Yesterday I finished quilt number 2 The Gender Pay Gap. Here’s a picture
As you can see it’s very sparkly. I used a gold cotton fabric and embroidered the latest OECD figures for the pay gap in the OECD countries. For embellishments I used sequin applique lettering, sequin strings and gold rhinestones. The quilt is a 40cm x 40cm wall quilt fixed on mount board ready to be framed or hung as it is.
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There are many different statistics used when discussing the pay gap. I chose the OECD figures because they cover several countries and there is an obvious difference in the figures from different countries. I’m sure some people will criticise the use of these statistics and express a preference for using other figures but the quilt isn’t a research paper it’s a piece of textile art that will hopefully provoke discussion, debate and educate about the issue.
During the making of this quilt I’ve discovered that some members of the online community get quite angry about anyone highlighting the gender pay gap. I’ve been told it’s not true, a made up statistic and that I should spend my time highlighting real issues.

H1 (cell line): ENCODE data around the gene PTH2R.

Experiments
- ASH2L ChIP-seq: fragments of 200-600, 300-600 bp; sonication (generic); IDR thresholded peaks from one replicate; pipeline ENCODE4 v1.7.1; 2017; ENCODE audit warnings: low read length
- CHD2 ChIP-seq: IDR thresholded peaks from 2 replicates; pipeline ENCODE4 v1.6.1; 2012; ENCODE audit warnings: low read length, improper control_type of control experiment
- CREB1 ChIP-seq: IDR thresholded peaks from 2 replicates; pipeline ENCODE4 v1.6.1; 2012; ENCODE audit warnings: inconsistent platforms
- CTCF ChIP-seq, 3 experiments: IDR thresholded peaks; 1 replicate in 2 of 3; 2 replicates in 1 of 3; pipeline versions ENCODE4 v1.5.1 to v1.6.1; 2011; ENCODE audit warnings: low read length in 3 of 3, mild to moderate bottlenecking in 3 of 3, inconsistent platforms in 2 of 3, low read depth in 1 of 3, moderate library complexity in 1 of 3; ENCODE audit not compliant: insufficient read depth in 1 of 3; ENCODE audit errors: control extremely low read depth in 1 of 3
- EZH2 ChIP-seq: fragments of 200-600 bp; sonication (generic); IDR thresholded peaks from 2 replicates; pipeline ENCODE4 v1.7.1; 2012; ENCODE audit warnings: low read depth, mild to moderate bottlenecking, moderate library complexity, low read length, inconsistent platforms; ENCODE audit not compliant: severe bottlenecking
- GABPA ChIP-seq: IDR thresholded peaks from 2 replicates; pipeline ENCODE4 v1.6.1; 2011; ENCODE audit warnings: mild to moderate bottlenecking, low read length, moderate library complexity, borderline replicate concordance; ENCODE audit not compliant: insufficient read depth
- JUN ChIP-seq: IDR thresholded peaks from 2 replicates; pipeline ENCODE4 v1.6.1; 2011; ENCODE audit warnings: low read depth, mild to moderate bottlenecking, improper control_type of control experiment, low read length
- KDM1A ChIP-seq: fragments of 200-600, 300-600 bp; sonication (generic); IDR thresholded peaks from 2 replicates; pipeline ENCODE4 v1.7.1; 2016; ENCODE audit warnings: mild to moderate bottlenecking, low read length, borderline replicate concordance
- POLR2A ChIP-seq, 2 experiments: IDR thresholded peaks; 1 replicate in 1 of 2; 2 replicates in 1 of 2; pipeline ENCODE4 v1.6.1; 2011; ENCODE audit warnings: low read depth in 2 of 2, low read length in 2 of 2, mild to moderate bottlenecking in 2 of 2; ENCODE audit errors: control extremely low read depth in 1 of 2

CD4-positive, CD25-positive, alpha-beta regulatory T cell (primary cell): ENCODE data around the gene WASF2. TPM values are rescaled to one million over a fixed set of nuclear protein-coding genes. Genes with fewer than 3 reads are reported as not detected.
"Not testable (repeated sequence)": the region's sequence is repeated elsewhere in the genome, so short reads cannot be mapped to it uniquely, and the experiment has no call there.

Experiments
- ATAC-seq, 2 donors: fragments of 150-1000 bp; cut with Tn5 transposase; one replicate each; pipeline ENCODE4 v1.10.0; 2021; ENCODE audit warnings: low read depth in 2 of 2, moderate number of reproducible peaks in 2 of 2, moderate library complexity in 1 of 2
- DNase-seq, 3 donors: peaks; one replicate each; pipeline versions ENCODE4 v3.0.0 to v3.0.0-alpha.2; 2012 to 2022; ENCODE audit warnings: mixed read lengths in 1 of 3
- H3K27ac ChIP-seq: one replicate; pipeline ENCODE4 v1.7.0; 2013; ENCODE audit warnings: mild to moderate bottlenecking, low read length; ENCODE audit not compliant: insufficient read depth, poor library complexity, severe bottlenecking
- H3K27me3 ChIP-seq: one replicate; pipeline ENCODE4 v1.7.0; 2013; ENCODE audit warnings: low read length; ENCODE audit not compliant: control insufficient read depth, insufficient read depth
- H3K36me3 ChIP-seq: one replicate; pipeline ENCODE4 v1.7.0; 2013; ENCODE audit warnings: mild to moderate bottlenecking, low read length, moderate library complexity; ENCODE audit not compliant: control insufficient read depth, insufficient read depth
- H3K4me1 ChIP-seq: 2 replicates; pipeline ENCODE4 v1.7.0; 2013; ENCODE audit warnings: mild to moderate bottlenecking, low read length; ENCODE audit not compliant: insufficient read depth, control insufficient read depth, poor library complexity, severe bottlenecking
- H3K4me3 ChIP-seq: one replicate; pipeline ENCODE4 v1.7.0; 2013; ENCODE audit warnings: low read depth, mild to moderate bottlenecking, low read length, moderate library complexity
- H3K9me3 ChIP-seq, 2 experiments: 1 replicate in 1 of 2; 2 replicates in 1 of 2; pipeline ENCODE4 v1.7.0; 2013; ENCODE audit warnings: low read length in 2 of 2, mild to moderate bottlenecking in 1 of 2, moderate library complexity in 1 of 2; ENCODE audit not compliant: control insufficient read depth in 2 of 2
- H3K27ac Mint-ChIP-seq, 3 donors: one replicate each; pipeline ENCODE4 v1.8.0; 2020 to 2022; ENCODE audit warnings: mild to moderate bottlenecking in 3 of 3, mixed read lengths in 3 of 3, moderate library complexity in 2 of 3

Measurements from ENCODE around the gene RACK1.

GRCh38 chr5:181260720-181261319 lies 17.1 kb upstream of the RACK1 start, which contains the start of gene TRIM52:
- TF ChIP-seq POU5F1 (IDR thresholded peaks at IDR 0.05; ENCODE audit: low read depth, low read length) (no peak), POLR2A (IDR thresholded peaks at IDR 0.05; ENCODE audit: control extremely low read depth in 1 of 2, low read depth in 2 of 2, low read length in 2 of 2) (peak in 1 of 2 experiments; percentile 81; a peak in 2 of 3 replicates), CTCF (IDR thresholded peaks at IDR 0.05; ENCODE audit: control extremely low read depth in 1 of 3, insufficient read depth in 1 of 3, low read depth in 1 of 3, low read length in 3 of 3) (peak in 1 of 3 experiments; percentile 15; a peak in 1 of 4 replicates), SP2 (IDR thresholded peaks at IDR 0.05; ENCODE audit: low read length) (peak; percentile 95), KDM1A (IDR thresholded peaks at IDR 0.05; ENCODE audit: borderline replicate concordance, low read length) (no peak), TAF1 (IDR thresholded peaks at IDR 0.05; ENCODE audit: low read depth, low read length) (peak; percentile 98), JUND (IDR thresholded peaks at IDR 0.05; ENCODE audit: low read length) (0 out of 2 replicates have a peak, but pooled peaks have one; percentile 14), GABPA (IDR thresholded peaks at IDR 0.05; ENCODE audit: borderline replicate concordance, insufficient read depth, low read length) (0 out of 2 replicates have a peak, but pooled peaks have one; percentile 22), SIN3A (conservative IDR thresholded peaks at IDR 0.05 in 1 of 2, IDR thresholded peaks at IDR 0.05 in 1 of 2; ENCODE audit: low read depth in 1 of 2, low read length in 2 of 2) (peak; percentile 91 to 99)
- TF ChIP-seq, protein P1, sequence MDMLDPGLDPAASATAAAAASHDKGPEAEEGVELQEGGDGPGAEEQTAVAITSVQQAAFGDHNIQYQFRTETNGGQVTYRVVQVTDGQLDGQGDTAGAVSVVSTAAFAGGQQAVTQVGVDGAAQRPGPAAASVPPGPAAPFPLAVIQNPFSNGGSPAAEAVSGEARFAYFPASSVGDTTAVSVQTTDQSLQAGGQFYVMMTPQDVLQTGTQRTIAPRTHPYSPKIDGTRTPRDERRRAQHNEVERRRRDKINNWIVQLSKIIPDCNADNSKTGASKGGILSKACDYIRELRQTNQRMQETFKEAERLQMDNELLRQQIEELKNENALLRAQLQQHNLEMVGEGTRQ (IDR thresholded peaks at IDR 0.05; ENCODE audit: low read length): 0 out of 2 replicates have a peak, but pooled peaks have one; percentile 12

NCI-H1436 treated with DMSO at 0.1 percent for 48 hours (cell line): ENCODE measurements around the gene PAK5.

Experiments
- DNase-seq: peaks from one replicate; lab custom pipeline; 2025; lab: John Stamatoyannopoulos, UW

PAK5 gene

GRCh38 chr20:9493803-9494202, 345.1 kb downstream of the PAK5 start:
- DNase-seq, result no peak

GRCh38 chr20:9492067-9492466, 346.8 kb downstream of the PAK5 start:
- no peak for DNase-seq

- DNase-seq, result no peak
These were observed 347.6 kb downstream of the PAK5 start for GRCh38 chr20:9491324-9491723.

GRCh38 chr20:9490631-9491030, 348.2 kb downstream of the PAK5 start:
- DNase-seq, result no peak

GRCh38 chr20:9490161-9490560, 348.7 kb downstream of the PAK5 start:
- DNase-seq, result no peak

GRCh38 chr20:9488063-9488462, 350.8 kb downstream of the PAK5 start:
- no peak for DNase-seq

I have no interest in engaging in pointless arguments online. I find it very easy to ignore people who just want to tell you you’re wrong and think they have the right to tell you what to think and how to spend your time but part of me does want to do something other than just ignore them.
So I’ve decided to respond to any such communications with a stitched response inviting people to respond to me in stitch. For me it turns what could be a negative experience into the opportunity to spend a few minutes doing something I enjoy (embroidery). Here’s a picture of my first stitched response. I may make others and who knows maybe I’ll have a stitched debate with a critic.